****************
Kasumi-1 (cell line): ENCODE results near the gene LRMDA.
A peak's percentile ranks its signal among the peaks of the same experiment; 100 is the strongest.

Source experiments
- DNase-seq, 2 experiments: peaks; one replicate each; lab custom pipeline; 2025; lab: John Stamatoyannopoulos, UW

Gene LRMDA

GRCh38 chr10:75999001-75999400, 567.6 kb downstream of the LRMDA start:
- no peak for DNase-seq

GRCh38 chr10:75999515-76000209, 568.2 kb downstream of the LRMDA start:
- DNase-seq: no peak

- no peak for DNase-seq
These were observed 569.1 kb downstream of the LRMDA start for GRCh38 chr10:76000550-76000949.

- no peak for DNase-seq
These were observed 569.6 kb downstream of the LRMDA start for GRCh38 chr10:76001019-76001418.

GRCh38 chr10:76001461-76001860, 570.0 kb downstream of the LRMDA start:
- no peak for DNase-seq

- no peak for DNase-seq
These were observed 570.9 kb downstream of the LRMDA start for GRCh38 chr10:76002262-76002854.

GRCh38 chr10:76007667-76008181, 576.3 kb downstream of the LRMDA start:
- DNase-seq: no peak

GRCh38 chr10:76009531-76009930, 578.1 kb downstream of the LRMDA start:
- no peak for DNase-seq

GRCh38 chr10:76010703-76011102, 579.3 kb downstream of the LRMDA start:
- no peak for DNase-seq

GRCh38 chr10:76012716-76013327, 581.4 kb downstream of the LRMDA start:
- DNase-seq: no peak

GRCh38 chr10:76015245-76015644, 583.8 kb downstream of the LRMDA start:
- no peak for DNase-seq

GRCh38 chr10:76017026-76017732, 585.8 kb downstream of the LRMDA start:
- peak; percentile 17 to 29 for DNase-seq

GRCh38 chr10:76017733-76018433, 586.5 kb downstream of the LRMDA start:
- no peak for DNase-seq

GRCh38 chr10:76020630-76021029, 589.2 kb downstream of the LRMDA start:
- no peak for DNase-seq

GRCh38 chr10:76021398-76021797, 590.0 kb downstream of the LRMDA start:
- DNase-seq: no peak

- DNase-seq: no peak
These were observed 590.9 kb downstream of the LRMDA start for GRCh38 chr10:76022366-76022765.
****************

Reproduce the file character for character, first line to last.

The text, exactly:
Kasumi-1 (cell line): ENCODE results near the gene LRMDA.
A peak's percentile ranks its signal among the peaks of the same experiment; 100 is the strongest.

Source experiments
- DNase-seq, 2 experiments: peaks; one replicate each; lab custom pipeline; 2025; lab: John Stamatoyannopoulos, UW

Gene LRMDA

GRCh38 chr10:75999001-75999400, 567.6 kb downstream of the LRMDA start:
- no peak for DNase-seq

GRCh38 chr10:75999515-76000209, 568.2 kb downstream of the LRMDA start:
- DNase-seq: no peak

- no peak for DNase-seq
These were observed 569.1 kb downstream of the LRMDA start for GRCh38 chr10:76000550-76000949.

- no peak for DNase-seq
These were observed 569.6 kb downstream of the LRMDA start for GRCh38 chr10:76001019-76001418.

GRCh38 chr10:76001461-76001860, 570.0 kb downstream of the LRMDA start:
- no peak for DNase-seq

- no peak for DNase-seq
These were observed 570.9 kb downstream of the LRMDA start for GRCh38 chr10:76002262-76002854.

GRCh38 chr10:76007667-76008181, 576.3 kb downstream of the LRMDA start:
- DNase-seq: no peak

GRCh38 chr10:76009531-76009930, 578.1 kb downstream of the LRMDA start:
- no peak for DNase-seq

GRCh38 chr10:76010703-76011102, 579.3 kb downstream of the LRMDA start:
- no peak for DNase-seq

GRCh38 chr10:76012716-76013327, 581.4 kb downstream of the LRMDA start:
- DNase-seq: no peak

GRCh38 chr10:76015245-76015644, 583.8 kb downstream of the LRMDA start:
- no peak for DNase-seq

GRCh38 chr10:76017026-76017732, 585.8 kb downstream of the LRMDA start:
- peak; percentile 17 to 29 for DNase-seq

GRCh38 chr10:76017733-76018433, 586.5 kb downstream of the LRMDA start:
- no peak for DNase-seq

GRCh38 chr10:76020630-76021029, 589.2 kb downstream of the LRMDA start:
- no peak for DNase-seq

GRCh38 chr10:76021398-76021797, 590.0 kb downstream of the LRMDA start:
- DNase-seq: no peak

- DNase-seq: no peak
These were observed 590.9 kb downstream of the LRMDA start for GRCh38 chr10:76022366-76022765.